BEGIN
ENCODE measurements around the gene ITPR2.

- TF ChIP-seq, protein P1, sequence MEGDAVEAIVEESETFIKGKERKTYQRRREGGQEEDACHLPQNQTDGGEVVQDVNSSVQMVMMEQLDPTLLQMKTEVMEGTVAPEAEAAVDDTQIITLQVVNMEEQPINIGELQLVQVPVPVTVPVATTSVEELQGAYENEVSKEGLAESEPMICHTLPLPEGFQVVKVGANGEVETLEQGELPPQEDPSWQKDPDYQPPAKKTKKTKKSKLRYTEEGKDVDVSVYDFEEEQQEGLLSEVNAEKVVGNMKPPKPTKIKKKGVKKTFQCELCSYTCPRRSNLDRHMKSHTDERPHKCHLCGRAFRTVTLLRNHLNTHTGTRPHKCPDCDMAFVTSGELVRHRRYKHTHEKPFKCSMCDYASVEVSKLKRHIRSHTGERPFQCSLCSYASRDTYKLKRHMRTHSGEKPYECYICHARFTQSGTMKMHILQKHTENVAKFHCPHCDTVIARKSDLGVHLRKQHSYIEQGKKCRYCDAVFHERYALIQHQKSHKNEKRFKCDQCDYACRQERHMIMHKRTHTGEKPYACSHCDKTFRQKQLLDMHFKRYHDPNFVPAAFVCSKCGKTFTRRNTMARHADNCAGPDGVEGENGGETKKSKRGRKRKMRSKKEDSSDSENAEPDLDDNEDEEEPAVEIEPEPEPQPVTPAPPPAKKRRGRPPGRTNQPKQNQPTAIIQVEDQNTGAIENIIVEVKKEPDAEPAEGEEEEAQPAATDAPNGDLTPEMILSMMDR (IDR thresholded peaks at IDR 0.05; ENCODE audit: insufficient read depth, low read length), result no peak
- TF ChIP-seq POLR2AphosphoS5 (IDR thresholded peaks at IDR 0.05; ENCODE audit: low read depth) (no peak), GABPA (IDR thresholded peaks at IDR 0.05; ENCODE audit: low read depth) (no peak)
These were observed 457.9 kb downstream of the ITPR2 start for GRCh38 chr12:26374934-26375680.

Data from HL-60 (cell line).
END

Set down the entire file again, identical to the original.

ENCODE measurements around the gene ITPR2.

- TF ChIP-seq, protein P1, sequence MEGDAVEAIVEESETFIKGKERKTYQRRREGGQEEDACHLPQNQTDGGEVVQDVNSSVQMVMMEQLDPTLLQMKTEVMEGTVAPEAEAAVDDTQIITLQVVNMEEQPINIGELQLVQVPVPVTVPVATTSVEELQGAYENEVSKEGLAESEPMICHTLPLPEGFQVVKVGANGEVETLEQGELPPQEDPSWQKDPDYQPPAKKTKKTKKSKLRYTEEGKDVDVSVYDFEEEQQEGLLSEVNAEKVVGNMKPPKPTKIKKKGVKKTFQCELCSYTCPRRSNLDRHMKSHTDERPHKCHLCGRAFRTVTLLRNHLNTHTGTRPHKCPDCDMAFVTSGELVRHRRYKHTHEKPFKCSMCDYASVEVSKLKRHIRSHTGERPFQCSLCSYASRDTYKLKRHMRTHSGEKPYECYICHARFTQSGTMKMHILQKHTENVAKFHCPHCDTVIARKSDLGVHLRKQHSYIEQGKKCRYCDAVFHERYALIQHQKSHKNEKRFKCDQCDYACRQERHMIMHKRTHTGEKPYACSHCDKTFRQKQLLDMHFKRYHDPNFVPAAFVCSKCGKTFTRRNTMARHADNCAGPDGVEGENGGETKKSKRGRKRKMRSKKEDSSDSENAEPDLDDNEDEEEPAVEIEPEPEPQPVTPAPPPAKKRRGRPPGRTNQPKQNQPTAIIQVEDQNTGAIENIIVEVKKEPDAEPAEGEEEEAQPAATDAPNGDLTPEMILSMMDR (IDR thresholded peaks at IDR 0.05; ENCODE audit: insufficient read depth, low read length), result no peak
- TF ChIP-seq POLR2AphosphoS5 (IDR thresholded peaks at IDR 0.05; ENCODE audit: low read depth) (no peak), GABPA (IDR thresholded peaks at IDR 0.05; ENCODE audit: low read depth) (no peak)
These were observed 457.9 kb downstream of the ITPR2 start for GRCh38 chr12:26374934-26375680.

Data from HL-60 (cell line).